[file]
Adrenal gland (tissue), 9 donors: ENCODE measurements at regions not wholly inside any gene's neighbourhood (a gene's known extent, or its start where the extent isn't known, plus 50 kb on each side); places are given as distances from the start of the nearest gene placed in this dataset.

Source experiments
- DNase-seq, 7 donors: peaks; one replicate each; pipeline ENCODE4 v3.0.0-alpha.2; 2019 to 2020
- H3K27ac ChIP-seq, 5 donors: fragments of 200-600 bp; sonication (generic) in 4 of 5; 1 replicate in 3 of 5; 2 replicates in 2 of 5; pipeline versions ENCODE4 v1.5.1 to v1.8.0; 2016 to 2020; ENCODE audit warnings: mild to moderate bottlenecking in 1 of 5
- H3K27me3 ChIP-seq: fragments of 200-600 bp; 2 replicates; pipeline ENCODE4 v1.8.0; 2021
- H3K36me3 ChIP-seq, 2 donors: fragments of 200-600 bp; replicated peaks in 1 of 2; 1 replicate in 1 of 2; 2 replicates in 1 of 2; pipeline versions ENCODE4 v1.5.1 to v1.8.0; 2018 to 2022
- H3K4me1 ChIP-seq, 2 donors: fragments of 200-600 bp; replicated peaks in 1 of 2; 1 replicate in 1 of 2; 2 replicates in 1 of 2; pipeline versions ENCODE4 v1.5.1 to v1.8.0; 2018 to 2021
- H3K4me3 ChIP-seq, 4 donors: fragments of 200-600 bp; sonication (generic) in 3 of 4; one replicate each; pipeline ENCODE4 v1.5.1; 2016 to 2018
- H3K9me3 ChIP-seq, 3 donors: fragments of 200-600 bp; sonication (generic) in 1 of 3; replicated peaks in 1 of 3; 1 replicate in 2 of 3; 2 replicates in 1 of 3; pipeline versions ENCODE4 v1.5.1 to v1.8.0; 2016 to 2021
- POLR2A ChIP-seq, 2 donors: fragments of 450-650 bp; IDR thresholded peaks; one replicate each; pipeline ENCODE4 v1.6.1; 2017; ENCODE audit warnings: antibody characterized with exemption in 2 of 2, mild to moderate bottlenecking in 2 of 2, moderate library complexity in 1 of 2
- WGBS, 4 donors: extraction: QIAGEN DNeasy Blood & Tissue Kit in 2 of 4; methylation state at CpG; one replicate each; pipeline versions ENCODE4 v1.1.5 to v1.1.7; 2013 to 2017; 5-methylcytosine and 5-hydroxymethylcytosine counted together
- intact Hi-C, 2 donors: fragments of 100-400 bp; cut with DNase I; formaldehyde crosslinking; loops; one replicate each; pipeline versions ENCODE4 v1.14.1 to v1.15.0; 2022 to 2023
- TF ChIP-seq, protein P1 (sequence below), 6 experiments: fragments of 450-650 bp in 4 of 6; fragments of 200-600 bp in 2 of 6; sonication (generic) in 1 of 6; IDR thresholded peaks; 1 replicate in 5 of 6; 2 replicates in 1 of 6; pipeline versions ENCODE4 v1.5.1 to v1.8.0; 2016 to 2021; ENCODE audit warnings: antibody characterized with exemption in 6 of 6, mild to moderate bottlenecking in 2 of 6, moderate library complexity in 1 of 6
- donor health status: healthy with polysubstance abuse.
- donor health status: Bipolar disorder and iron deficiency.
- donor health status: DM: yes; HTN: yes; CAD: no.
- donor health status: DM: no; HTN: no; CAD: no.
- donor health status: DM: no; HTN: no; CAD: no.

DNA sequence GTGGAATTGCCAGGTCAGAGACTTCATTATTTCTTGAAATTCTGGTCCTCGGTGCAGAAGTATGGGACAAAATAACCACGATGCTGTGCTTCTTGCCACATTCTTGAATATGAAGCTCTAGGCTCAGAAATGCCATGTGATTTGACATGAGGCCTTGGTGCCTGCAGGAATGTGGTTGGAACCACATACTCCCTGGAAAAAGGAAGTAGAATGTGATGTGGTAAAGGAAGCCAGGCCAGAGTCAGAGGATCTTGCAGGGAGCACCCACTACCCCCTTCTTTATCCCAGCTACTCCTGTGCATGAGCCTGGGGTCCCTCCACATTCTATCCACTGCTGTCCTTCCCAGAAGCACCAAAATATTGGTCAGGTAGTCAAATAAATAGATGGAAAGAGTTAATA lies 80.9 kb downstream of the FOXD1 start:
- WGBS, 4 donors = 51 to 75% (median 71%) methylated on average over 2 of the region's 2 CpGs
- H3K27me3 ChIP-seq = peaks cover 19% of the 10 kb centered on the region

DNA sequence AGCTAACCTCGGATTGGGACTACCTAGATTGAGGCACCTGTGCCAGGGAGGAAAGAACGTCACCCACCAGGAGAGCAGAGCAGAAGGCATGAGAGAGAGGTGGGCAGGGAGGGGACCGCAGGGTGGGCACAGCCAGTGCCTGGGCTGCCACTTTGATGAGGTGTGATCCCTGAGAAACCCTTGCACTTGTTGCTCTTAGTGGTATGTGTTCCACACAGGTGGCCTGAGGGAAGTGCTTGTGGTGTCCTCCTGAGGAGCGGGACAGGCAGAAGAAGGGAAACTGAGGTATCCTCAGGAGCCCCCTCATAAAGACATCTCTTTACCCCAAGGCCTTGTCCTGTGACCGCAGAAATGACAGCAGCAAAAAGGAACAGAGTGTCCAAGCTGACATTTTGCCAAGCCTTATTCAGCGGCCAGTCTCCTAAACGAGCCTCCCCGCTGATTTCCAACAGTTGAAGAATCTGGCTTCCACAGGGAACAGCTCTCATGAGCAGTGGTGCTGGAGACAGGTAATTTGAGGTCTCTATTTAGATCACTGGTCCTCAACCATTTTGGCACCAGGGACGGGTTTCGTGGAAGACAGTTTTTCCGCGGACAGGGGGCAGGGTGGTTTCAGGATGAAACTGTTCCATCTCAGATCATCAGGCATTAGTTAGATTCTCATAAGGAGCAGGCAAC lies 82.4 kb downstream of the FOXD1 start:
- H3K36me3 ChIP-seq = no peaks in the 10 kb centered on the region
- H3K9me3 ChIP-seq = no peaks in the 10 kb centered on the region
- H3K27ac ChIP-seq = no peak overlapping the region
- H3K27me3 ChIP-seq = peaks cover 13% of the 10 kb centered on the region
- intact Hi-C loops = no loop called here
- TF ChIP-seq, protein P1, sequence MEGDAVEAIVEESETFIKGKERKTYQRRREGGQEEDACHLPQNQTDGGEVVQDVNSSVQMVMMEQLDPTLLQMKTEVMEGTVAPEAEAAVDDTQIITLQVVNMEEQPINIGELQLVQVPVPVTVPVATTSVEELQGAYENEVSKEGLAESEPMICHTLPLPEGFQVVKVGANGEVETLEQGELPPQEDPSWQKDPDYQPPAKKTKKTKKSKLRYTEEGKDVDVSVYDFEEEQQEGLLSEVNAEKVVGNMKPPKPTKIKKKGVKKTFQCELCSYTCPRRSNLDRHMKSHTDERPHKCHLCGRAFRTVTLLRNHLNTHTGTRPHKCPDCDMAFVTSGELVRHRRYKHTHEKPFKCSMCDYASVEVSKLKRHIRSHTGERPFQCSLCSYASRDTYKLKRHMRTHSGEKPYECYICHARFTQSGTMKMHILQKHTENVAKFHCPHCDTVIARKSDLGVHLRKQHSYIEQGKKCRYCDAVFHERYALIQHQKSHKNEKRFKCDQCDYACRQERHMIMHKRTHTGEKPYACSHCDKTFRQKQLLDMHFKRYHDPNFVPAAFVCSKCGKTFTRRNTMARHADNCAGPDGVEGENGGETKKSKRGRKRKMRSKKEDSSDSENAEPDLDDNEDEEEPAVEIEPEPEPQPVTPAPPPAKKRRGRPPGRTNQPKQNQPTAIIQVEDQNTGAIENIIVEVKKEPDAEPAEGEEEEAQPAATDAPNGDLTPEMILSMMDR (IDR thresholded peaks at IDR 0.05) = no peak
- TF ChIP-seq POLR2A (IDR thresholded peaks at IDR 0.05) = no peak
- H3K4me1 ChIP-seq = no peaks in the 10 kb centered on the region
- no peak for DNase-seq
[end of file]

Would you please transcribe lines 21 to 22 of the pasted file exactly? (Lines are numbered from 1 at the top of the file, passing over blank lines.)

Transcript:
- H3K27me3 ChIP-seq = peaks cover 19% of the 10 kb centered on the region

DNA sequence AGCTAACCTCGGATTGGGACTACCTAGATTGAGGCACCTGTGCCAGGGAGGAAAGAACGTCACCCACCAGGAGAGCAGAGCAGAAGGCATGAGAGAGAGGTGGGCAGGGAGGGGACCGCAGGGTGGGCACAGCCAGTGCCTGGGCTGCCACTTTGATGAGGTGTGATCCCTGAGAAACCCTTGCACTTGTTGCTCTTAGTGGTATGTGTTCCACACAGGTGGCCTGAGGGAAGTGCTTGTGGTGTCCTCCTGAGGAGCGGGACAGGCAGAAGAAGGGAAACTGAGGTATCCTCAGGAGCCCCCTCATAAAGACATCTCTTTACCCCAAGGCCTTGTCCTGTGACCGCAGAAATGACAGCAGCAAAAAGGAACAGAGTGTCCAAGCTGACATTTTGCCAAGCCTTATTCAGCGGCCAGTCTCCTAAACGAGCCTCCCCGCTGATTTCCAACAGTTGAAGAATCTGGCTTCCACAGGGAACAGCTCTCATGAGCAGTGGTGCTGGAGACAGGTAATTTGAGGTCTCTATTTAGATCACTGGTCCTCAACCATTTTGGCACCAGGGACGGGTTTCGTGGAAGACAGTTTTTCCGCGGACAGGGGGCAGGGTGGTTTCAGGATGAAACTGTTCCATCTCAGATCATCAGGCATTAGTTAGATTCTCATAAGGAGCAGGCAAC lies 82.4 kb downstream of the FOXD1 start: